What Is A Thyristor (SCR)? How Do They Work, Their Types & Applications
A thyristor is a solid-state semiconductor switching device. It is a bistable switch that operates in two stable states; non-conducting and conducting state. They are said to be an ideal switch but practically they have some limitations based on their characteristics. They are mostly used in high power circuits.
The thyristors are a family of semiconductor devices that consists of four layers of alternating P-type and N-type substrate. SCR is a member of the thyristor’s family. Conventional thyristors (SCR) are designed without gate turn-off function, due to which, they switch from conducting to non-conducting state only when the current is brought to zero. However, gate turn-off thyristors are designed to control its both states.
Thyristors have lower on-state losses and high power handling capabilities as compared to transistors. However, they have low switching speed and higher switching losses.
Table of Contents
- 1 Thyristor
- 2 Symbol
- 3 Structure
- 4 States Of Thyristor:
- 5 Working Of Thyristor
- 6 Turn On Methods
- 7 Thyristor Failure & Its Protection
- 8 Types Of Thyristor
- 8.1 1) Phase-Controlled Thyristor (SCR)
- 8.2 2) Bidirectional Phase-Controlled Thyristor (BCT)
- 8.3 3) Fast Switching Thyristor (SCR)
- 8.4 4) Light-Activated Silicon-Controlled Rectifier (LASCR)
- 8.5 5) Bidirectional Triode Thyristor (TRIAC)
- 8.6 6) Reverse-Conducting Thyristor (RCT)
- 8.7 7) Gate Turn-off Thyristor (GTO)
- 8.8 8) FET-Controlled Thyristor (FET-CTH)
- 8.9 9) MOS Turn-off Thyristor (MTO)
- 8.10 10) Emitter Turn-off Thyristor (ETO)
- 8.11 11) Integrated Gate-Commutated Thyristor (IGCT)
- 9 Applications
- 10 Share this:
It is a four-layer PNPN semiconductor switching device with three P-N junctions. It has three terminals; the two main terminals Anode and Cathode & the control terminal called gate.
The symbol of thyristor resembles diode because both of them allow current flow in one direction except thyristors are controlled by external gate input.
It is made up of four layers of alternating P-type and N-type substrate as shown in fig1. The anode terminal is attached to the outermost P-type material and cathode terminal to the N-type material at the opposing end. The gate terminal is attached to the P-type material near the cathode terminal. There are three junctions j1, j2 & j3 in series from Anode shown in fig1.
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The thyristor’s structure can be split into two NPN and PNP BJTs as shown in fig 2. This structure represents two BJT’s whose gate and collectors are connected with each other in a loop as shown in fig 3.
States Of Thyristor:
There are three states of thyristors.
1. Forward blocking mode: when there is positive anode-to-cathode voltage, but there is no gate input to triggered the thyristor into the conduction state.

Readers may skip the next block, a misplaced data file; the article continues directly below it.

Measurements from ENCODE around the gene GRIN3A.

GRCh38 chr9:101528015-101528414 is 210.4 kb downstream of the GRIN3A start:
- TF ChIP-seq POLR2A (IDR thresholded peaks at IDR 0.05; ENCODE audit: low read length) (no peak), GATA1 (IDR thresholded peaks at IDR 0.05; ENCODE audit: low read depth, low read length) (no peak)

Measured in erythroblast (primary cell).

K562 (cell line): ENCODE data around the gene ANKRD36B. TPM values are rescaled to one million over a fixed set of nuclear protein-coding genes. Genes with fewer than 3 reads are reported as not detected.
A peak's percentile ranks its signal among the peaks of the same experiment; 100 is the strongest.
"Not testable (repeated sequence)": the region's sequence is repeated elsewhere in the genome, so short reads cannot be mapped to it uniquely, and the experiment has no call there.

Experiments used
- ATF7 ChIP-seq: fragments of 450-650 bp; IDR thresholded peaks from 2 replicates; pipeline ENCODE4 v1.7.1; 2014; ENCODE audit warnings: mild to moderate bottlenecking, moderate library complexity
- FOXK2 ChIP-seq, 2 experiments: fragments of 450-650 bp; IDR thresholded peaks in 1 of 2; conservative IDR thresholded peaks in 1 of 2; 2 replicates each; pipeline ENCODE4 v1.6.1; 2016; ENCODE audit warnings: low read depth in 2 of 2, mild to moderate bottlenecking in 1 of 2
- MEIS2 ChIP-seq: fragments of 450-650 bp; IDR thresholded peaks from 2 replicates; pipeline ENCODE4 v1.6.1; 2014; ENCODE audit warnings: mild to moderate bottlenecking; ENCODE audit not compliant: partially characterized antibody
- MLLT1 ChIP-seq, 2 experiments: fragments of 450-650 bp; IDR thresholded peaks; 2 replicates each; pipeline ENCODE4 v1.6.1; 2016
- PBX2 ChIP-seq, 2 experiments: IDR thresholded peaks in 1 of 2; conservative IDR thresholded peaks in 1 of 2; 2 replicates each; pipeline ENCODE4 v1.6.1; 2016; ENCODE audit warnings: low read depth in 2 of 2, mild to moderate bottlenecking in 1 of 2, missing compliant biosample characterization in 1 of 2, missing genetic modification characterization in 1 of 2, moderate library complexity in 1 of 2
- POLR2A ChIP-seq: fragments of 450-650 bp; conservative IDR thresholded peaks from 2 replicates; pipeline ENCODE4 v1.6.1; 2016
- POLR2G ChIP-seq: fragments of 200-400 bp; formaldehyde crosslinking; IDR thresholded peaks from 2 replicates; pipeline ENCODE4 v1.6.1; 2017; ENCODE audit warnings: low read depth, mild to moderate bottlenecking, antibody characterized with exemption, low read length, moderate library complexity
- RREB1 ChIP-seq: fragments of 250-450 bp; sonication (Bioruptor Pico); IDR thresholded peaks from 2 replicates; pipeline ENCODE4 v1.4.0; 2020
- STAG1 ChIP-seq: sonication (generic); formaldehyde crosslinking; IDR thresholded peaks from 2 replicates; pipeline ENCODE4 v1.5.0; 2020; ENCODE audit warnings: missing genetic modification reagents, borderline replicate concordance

2. Forward conduction mode: when the thyristor is triggered into the conduction state and the forward current is maintained above the ‘holding current’.
3. Reverse blocking mode: When there is a negative voltage applied to the anode with respect to the cathode, the thyristor blocks the current flow like a normal diode.
Working Of Thyristor
When a positive voltage is applied to its anode with respect to its cathode, the junction J1 and J3 becomes forward biased. The junction J2 becomes reverse bias. As the junction J2 is reverse biased, the thyristor does not conduct and remain in the off-state current. This is known as ‘Forward Blocking Mode’. However, there is still leakage current known as ‘off-state current’.
If the applied anode-cathode voltage increases very high up to a certain limit, it will break the reversed bias junction j2. This phenomenon is known as ‘avalanche breakdown’ and this voltage is called ‘forward breakdown voltage’.
After breakdown, the thyristor will switch-ON resulting in the conduction of a large forward current because junction J1 and J2 were already in forward bias. Practically, this type of switching could be destructive and forward voltage should be maintained below breakdown voltage.
The proper way of switching on a thyristor is by applying a positive voltage pulse to its gate with respect to the cathode. The junction J2 will become forward bias. The thyristor will switch into conduction state because all three junctions J1, J2, and J3 are forward biased.
During the conduction state, the thyristor acts like a diode. It will conduct current continuously without having any external control. It cannot switch off unless (a) the forward voltage is removed or (b) the current through the thyristor decreases then a level known as ‘holding current’.
A thyristor is a latching device. When it is triggered using gate input, the device remains latched in on-state. It does not need the continuous gate supply to remain in the conduction state. However, there is a catch; the anode current should not decrease from a limit known as ‘latching current‘. The ‘latching current’ is greater than the ‘holding current’.
When a negative voltage is applied to the anode with respect to the cathode, the junction J2 becomes forward bias but junction J1 and J3 remain reverse biased. Therefore, the thyristor does not conduct current. This state is known as ‘reverse blocking state‘. However, there is still a leakage current known as ‘reverse leakage current’.
Turn On Methods
Generally, a thyristor turns-on by increasing its anode current. This can be achieved using many ways. These turn-on techniques depend on various parameters of a thyristor & it characteristics them for specific applications. But some of them are destructive and should be avoided or protect the device from it.
1) High Voltage
By increasing the forward anode-to-cathode voltage greater than its ‘forward breakdown voltage‘, the thyristor junction will break. It results in a large current flow, which will turn it into the conduction state. This type of turn-on is destructive and should be avoided.
2) Gate Current
When the thyristor is forward biased i.e. anode terminal voltage is greater than the cathode terminal. Applying a positive gate voltage with respect to the cathode terminal will provide enough gate current to turn on the device.
Heat can switch a thyristor into the conduction state. If its temperature is high enough, it will produce electron-hole pairs, which results in an increase in the leakage current. This type of turn-on is normally avoided. Because it may cause thermal runaway; the process in which a heavy current flow due to high temperature, in turn, releases more heat energy & construct a positive feedback in an uncontrolled manner.